So I looked at Mashups, and I looked at my own personal gripes about application development on the web, and I started trying to find a solution. I began at the language level, because that is the level at which I work (as a programmer), and also the level at which I think.
The problem space of creating a nice application development platform is one with a lot of answers. The problem of securely distributed computing with untrusted sources less so. So that’s the part I’m approaching first.
Erlang, Gears, Isolation
Mashups are happening on the web now (not securely) and Gears is an attempt to fix, but let’s be realistic. We cannot keep putting band-aids on this. (Well. We can. I just hope we don’t.) Without straying too far from what has made it successful on the web, what else is out there to see what works?
So let’s say we put Erlang in the browser. Would that actually work? Doubtful. Erlang unmodified has plenty of it’s own problems, or rather, it has some design choices that would not work well for the browser. For one thing, it’s strict immutability and almost purely functional syntax would not fly in the general public. For another, it just has no concept of a sandbox. It’s all or nothing.
The first concept when conceiving of Spindle was that it must have the fundamental concept of a sandbox. A barrier protecting one part of an application from another. A sandbox is more than a process. A sandbox is basically defined as the place where code lives. No code is shared between sandboxes. A function in one sandbox is not available in the other unless it is explicitly loaded in that one as well. It goes without saying that they do not share state. A sandbox can spawn one or more lightweight processes to actually execute code. These processes share a code base. This way code does not have to be loaded in duplicate into each process. The only communication between sandboxes is through messaging. In this way, it is the same as between processes.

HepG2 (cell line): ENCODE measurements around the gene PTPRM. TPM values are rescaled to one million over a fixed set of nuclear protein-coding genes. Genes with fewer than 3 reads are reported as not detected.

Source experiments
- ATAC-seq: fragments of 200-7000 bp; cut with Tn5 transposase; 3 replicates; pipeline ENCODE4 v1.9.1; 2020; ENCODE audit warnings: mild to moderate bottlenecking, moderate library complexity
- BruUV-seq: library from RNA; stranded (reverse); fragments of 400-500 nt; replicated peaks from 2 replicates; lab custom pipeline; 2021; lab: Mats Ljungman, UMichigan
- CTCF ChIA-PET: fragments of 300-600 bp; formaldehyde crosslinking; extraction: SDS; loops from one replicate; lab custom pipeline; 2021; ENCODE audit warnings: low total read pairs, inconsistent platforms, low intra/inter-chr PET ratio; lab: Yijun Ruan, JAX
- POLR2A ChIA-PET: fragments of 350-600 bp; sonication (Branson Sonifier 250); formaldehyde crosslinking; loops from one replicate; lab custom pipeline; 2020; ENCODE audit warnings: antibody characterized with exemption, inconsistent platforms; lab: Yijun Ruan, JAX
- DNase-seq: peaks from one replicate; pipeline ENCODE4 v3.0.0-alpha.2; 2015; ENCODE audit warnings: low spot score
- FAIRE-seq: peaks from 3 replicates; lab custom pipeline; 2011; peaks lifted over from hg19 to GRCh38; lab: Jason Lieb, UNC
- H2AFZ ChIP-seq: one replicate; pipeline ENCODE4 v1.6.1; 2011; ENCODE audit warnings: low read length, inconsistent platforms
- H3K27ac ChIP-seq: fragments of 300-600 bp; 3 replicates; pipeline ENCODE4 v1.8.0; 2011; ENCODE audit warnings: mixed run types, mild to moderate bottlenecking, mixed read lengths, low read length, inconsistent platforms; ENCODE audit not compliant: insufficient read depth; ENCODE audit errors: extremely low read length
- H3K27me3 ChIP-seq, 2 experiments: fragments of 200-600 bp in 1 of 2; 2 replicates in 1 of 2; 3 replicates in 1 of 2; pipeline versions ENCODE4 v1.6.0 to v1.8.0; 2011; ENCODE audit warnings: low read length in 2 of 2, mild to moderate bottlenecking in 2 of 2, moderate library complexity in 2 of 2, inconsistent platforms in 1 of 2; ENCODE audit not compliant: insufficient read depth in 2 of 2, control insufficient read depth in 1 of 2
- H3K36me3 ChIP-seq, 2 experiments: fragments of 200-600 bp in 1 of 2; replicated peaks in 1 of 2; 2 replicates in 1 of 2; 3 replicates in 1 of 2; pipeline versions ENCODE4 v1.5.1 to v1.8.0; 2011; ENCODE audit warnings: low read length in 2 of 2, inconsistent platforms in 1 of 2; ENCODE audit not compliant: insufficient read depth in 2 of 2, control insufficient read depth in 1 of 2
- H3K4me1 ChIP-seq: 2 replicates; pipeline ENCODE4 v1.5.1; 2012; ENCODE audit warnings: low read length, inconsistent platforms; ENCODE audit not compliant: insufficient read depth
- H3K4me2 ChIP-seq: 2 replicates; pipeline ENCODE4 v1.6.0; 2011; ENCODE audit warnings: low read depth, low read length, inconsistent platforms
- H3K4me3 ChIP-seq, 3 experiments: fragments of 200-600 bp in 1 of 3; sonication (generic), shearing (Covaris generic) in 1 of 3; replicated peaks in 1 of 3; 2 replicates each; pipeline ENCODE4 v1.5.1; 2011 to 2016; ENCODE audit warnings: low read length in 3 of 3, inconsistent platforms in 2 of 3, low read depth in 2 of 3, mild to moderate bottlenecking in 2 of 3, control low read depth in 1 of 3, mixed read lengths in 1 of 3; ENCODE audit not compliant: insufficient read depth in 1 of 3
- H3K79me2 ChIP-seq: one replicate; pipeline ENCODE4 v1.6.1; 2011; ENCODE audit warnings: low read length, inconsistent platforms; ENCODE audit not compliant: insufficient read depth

Breaking up data from behavior
So I was thinking about this message thing. I thought about my own experience passing json between client and server. Luckily for my team, we built a system from automatically marshalling and unmarshalling so we never dealt with the raw json. It seemed to me that if messages were basically json objects, that should be built in for free.
So I thought that it might be a good idea to clearly divide the data from the behavior. An object has certain “properties”. When turned into message format, these properties become the data structure a la json. When accepting a message object, it should be just as easy to flip it back.
Imagine you send a Person object from one sandbox to another. Or even from server to client. Using json notation, lets say it just looks like:
But you actually have a Person class (or prototype) with some functions. Instead of having to create a new Person object and transfer the data, it would be nice to be able to ‘imbue’ the object with Person functionality. Like so:
personVar <- Person
Now this might seem like something as simple as copying functions over like many utilities do, but there’s more to it. It would be more like swapping out the prototype on the fly.
This thought process brought me around to the idea that the specification for functions should stay away from properties. This breaks the fundamental concept of prototypes, but hey, I’m not trying to build JS2.
Those were my main initial thoughts going into Spindle. There are a lot more ideas I’ve come up with since that starting point, and I’ll get to those next.